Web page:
Carbon isotope fractionation during diamond growth in depleted peridotite: counterintuitive insights from modelling water-maximum CHO fluids as multi-component systems

T. Stachel*, T. Chacko, R. W. Luth

*Corresponding author for this work

Research output: Contribution to journalArticlepeer-review

29 Citations (Scopus)


Because of the inability of depleted cratonic peridotites to effectively buffer oxygen fugacities when infiltrated by CHO or carbonatitic fluids, it has been proposed recently (Luth and Stachel, 2014) that diamond formation in peridotites typically does not occur by rock-buffered redox reactions as previously thought but by an oxygen-conserving reaction in which minor coexisting CH4 and CO2 components in a water-rich fluid react to form diamond (CO2 + CH4 = 2C + 2H2O). In such fluid-buffered systems, carbon isotope fractionation during diamond precipitation occurs in the presence of two dominant fluid carbon species. Carbon isotope modelling of diamond precipitation from mixed CH4- and CO2-bearing fluids reveals unexpected fundamental differences relative to diamond crystallization from a single carbon fluid species: (1) irrespective of which carbon fluid species (CH4 or CO2) is dominant in the initial fluid, diamond formation is invariably associated with progressive minor (<1‰) enrichment of diamond in 13C as crystallization proceeds. This is in contrast to diamond precipitation by rock-buffered redox processes from a fluid containing only a single carbon species, which can result in either progressive 13C enrichment (CO2 or carbonate fluids) or C13 depletion (CH4 fluids) in the diamond. (2) Fluid speciation is the key factor controlling diamond δ13C values; as XCO2 (XCO2 = CO2/[CO2 + CH4]) in the initial fluid increases from 0.1 to 0.9 (corresponding to an increase in fO2 of 0.8 log units), the carbon isotope composition of the first-precipitated diamond decreases by 3.7‰. The tight mode in δ13C of −5 ±1‰ for diamonds worldwide places strict constraints on the dominant range of XCO2 in water-rich fluids responsible for diamond formation. Specifically, precipitation of diamonds with δ13C values in the range −4 to −6‰ from mantle-derived fluids with an average δ13C value of −5‰ (derived from evidence not related to diamonds) requires that diamond-forming fluids were relatively reduced and had methane as the dominant carbon species (XCO2 = 0.1–0.5). Application of our model to a recently published set of in-situ carbon isotope analyses for peridotitic diamonds from Marange, Zimbabwe (Smit et al., 2016), which contain CH4 fluid inclusions, allows us to perfectly match the observed co-variations in δ13C, δ15N and N content and at the same time explain the previously counter-intuitive observation of progressive C13 enrichment in diamonds that appear to have grown from a fluid with methane as the dominant carbon species. Similarly, the almost complete absence in the published record of progressive C13 depletion trends within diamonds likely reflects ubiquitous precipitation from CH4- and CO2-bearing water-rich fluids, rather than diamond formation exclusively by carbonate-bearing and CH4-free oxidized fluids or melts.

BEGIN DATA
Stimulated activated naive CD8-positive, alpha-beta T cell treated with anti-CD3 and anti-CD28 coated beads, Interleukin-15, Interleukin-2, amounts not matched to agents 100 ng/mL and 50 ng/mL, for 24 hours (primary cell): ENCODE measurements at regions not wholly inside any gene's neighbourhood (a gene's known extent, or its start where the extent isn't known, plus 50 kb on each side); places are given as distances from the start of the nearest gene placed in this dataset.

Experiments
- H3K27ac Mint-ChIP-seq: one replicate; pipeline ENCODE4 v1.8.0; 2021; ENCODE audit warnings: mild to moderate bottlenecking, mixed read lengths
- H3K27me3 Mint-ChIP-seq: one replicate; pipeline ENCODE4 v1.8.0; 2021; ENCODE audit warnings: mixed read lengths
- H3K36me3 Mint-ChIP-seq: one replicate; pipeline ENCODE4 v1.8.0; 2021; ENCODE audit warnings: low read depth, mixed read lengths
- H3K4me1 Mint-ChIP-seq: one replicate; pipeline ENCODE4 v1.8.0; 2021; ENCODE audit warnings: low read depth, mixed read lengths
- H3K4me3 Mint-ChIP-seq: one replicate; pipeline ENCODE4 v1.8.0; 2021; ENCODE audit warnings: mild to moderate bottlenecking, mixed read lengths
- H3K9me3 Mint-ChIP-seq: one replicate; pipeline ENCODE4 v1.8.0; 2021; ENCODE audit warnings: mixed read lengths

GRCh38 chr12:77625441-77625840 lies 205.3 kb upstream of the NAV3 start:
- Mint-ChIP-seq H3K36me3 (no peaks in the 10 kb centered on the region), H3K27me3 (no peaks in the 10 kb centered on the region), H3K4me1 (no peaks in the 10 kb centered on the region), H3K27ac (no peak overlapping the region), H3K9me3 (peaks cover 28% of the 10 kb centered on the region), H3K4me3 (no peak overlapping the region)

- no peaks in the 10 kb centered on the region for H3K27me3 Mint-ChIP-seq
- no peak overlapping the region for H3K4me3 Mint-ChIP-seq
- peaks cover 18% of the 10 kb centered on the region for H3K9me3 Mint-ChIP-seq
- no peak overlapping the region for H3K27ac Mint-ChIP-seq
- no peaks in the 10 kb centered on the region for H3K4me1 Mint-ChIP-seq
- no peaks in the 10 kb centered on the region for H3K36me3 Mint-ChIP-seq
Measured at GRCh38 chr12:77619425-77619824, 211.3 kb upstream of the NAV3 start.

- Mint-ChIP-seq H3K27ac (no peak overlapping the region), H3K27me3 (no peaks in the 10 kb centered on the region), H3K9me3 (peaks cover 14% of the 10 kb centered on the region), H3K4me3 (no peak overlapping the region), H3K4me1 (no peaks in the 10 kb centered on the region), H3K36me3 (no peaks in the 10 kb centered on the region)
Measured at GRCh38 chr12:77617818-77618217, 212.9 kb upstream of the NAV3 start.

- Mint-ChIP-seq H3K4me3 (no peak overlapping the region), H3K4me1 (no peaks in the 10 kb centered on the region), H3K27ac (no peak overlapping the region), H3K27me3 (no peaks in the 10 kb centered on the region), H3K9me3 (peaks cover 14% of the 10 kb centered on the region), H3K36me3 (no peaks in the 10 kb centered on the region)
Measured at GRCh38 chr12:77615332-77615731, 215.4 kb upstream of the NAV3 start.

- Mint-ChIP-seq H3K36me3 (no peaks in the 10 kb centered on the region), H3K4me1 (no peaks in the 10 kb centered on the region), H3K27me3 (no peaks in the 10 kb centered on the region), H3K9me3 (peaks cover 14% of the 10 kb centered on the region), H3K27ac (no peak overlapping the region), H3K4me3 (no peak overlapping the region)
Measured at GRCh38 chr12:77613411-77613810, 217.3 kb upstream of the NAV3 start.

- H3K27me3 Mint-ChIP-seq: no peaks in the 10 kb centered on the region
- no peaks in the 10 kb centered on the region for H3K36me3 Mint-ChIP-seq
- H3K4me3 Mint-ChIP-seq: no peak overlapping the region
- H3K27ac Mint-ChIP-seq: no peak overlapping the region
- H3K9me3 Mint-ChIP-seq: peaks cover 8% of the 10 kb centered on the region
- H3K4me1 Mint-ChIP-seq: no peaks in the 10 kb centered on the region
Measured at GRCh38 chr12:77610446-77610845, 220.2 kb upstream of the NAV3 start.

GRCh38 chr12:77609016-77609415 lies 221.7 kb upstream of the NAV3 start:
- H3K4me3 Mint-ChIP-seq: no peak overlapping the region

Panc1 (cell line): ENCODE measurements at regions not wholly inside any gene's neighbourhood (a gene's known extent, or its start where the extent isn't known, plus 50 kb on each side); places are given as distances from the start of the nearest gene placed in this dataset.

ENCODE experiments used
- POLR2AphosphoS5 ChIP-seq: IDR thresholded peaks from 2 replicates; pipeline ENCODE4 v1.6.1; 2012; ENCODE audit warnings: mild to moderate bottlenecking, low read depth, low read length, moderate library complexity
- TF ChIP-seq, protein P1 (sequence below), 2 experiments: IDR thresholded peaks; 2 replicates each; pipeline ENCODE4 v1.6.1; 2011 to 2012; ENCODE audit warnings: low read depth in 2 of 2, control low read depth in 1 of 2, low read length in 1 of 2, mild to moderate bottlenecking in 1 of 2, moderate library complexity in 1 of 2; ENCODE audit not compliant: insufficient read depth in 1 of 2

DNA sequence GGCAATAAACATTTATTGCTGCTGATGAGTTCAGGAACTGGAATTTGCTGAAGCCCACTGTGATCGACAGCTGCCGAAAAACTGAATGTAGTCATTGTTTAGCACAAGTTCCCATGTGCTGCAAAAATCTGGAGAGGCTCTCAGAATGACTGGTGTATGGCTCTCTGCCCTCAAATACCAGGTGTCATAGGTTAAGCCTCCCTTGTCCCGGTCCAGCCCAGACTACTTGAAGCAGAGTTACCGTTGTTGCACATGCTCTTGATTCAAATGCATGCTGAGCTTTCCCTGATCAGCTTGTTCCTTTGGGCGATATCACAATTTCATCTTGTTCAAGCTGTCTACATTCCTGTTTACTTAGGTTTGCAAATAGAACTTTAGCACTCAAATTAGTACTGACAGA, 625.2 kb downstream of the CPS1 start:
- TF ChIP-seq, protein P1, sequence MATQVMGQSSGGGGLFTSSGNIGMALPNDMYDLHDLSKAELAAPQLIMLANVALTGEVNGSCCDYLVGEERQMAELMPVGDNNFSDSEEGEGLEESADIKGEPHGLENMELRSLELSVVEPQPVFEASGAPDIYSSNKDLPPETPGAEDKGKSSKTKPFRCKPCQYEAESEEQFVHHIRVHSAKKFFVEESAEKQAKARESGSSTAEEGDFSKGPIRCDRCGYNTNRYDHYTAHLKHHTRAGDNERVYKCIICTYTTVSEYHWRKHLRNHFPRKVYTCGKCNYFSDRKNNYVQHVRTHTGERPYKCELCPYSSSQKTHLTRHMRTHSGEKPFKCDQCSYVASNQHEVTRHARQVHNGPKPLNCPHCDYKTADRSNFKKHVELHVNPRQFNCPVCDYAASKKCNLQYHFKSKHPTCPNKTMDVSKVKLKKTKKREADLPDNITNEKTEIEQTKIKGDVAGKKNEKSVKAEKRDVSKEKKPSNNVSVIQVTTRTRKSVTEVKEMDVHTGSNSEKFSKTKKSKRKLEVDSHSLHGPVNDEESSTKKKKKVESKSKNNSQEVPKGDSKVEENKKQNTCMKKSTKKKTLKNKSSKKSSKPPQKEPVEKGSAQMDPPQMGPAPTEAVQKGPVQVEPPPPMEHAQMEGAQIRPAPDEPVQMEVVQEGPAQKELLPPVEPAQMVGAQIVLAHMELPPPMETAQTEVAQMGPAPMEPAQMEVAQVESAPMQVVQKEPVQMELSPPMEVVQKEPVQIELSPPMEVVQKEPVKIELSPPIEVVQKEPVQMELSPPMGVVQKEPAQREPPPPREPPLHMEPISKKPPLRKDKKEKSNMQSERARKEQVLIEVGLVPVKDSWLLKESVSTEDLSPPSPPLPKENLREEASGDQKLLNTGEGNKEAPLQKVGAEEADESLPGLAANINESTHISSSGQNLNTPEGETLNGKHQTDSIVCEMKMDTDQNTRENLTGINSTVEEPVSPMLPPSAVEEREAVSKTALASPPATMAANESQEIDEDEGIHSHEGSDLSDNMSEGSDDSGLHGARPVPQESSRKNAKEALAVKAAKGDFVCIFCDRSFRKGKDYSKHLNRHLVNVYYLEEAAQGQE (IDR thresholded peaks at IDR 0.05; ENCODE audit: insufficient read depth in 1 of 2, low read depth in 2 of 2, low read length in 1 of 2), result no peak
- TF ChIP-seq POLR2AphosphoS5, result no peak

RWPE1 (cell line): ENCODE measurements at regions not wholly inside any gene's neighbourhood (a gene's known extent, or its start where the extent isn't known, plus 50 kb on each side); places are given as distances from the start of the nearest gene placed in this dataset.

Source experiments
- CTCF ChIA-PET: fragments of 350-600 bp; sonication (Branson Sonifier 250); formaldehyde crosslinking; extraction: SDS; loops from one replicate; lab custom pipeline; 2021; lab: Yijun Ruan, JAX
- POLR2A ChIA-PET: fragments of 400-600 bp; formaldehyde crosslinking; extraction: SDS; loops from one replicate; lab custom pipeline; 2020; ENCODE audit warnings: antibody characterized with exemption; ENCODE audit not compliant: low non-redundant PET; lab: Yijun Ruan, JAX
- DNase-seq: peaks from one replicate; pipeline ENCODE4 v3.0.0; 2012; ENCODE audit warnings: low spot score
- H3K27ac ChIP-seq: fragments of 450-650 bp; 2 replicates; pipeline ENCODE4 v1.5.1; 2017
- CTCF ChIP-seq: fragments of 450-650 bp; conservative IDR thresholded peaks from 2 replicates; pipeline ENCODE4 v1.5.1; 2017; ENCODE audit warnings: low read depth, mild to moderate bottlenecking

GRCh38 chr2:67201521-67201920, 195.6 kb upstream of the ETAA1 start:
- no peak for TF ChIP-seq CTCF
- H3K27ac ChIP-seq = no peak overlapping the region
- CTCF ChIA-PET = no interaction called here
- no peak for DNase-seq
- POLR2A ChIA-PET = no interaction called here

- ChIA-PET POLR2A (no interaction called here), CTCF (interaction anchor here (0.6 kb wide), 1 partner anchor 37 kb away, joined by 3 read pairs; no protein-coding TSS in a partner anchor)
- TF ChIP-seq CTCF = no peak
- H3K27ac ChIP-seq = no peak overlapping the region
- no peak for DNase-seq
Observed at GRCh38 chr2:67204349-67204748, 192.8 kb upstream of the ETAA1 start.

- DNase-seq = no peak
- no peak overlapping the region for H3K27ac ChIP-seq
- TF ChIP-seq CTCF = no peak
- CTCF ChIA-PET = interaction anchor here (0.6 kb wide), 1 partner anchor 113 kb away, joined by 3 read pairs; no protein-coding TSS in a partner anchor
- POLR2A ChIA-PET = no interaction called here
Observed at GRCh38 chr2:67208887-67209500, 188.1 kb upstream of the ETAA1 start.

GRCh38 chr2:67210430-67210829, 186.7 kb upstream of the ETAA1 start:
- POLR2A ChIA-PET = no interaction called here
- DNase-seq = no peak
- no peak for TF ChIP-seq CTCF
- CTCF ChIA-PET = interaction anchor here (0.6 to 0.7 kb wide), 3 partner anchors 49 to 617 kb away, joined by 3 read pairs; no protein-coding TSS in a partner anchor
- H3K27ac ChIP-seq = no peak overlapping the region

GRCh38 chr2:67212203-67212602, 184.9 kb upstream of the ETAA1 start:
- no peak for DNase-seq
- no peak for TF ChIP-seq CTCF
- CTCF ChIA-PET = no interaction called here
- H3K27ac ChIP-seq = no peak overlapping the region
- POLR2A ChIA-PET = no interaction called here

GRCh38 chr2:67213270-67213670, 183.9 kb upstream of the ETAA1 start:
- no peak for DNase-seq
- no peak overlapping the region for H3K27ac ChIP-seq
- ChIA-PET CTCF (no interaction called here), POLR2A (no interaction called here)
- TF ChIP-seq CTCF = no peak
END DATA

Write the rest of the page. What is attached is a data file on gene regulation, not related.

Original languageEnglish
Pages (from-to)44-51
Number of pages8
JournalEarth and Planetary Science Letters
Publication statusPublished - 1 Sep 2017
Externally publishedYes


  • diamond formation
  • carbon isotopes
  • Rayleigh fractionation
  • multicomponent systems
  • Marange


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